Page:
How A Conversation About Horse Butts Birthed Once Upon A Time In The West

When most people think of the filmmaking of Italian director Sergio Leone, many images could immediately come to mind. They could picture Clint Eastwood, draped in a poncho and looking tough, or they could picture a shoot-out shot from a low angle. The Leone staple that led to one of his best collaborations, however, was a little less romantic. Writer and director Bernardo Bertolucci was most fascinated by Leone's shots of ... drum roll please ... horse butts. That's right, like an Academy Award-winning Tina Belcher, Bertolucci was enamored with the way Leone filmed equine rear-ends, though it wasn't exactly out of love for the horse butts themselves so much as what they represented to him. 

After Bertolucci saw the bodacious horse booties in "The Good, The Bad and The Ugly," he knew he had to work with Leone, and the result of their collaboration is one of the greatest westerns of all time. 

Appreciating realistic rumps

Back in 1988, Bertolucci told the Daily Telegraph that he actually first met Leone during an early afternoon showing of "The Good, the Bad and the Ugly" during the film's first day in theaters in Rome. Leone was up in the projection booth, likely curious about audience reactions, and he recognized Bertolucci. The next day, he called Bertolucci, himself an acclaimed director, and asked him what he thought of the film. Bertolucci told Leone that he liked the film, and then gave him a surprising explanation as to why:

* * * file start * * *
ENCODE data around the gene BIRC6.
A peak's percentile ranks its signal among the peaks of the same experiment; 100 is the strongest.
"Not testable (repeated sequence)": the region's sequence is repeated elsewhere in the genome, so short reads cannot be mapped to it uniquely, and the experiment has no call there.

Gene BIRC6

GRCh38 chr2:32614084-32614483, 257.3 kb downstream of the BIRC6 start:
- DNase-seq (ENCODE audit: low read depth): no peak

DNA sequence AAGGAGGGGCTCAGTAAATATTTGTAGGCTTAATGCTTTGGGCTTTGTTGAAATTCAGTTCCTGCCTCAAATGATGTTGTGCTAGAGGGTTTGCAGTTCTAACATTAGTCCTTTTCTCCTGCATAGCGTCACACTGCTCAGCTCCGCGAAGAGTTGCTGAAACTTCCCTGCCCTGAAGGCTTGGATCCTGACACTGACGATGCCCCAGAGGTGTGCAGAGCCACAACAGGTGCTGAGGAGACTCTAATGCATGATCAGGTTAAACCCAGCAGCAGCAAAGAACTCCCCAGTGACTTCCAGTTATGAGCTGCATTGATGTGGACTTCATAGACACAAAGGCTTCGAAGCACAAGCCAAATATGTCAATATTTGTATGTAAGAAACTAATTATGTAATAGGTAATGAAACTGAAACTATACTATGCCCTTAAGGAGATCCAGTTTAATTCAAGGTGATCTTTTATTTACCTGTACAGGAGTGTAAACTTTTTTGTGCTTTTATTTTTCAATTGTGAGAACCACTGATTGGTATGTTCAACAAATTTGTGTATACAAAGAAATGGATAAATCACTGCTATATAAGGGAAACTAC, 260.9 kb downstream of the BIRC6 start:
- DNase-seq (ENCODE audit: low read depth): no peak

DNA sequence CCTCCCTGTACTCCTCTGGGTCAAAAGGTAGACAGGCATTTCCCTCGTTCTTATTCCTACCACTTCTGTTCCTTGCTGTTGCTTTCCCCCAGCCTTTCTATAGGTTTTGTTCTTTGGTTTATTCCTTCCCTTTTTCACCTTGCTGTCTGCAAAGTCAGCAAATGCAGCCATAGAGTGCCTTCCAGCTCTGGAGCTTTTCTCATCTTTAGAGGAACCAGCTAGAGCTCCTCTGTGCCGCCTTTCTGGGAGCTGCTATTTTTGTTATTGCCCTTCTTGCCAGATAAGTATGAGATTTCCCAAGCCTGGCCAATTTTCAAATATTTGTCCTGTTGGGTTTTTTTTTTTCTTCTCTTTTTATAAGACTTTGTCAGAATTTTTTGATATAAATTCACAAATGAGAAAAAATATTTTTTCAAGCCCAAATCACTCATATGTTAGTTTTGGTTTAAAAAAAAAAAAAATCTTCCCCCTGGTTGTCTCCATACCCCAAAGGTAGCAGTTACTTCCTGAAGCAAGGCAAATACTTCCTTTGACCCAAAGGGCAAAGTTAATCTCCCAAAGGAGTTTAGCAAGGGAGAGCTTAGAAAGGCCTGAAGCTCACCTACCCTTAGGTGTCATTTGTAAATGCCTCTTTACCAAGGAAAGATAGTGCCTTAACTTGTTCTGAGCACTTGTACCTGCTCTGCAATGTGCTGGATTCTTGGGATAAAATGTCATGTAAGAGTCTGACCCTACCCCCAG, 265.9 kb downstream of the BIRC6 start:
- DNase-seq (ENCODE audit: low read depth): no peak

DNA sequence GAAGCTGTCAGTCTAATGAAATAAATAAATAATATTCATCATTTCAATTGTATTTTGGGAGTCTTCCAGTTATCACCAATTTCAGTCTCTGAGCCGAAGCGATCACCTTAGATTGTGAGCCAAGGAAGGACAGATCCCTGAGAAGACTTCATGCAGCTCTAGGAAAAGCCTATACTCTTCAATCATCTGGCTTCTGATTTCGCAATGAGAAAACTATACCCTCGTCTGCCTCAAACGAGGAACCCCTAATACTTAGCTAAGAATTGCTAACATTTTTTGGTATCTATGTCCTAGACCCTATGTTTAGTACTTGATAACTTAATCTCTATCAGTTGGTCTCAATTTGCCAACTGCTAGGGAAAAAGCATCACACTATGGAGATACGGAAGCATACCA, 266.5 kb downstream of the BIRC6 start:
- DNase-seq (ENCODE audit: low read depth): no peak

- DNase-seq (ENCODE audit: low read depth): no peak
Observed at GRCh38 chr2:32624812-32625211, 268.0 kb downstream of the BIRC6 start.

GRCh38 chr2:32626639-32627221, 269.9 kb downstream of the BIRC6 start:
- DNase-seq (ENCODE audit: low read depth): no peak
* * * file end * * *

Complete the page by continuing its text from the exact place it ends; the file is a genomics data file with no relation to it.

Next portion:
"Because of the way you shoot the horses' arses. Most directors shoot them in profile or from the front, but you have this wonderful line of arses, a chorus of arses. Very few directors shoot the back, which is less rhetorical and romantic. One of them is John Ford."

Leone had very specifically set out to make films that refuted the romanticized, sterilized version of the Old West and had been influenced by Ford's least sentimental film, "The Man Who Shot Liberty Valance." So when Bertolucci explained why he was so enamored with Leone's work in such an interesting way, Leone knew the two had to collaborate. 

Making the anti-Western

According to Bertolucci, Leone went quiet for a moment, then said, "We must make a film together some time." Leone knew that he and Bertolucci had a mutual understanding about deconstructing the mythic ideal of the Old West, which would prove vital when they made "Once Upon a Time in the West" together. With Bertolucci's script and Leone's direction, "Once Upon a Time in the West" is the ultimate riff on the westerns of the 1950s and '60s that manages to comment on everything from "The Searchers" to "Rio Bravo" while making an imprint all of its own. 

There are few things in this world as satisfying as finding someone else who's on your exact same wavelength, especially creatively. It's kind of strange that the magical moment happened for two of the world's greatest filmmakers because of a row of horse butts, but hey — that's cinema.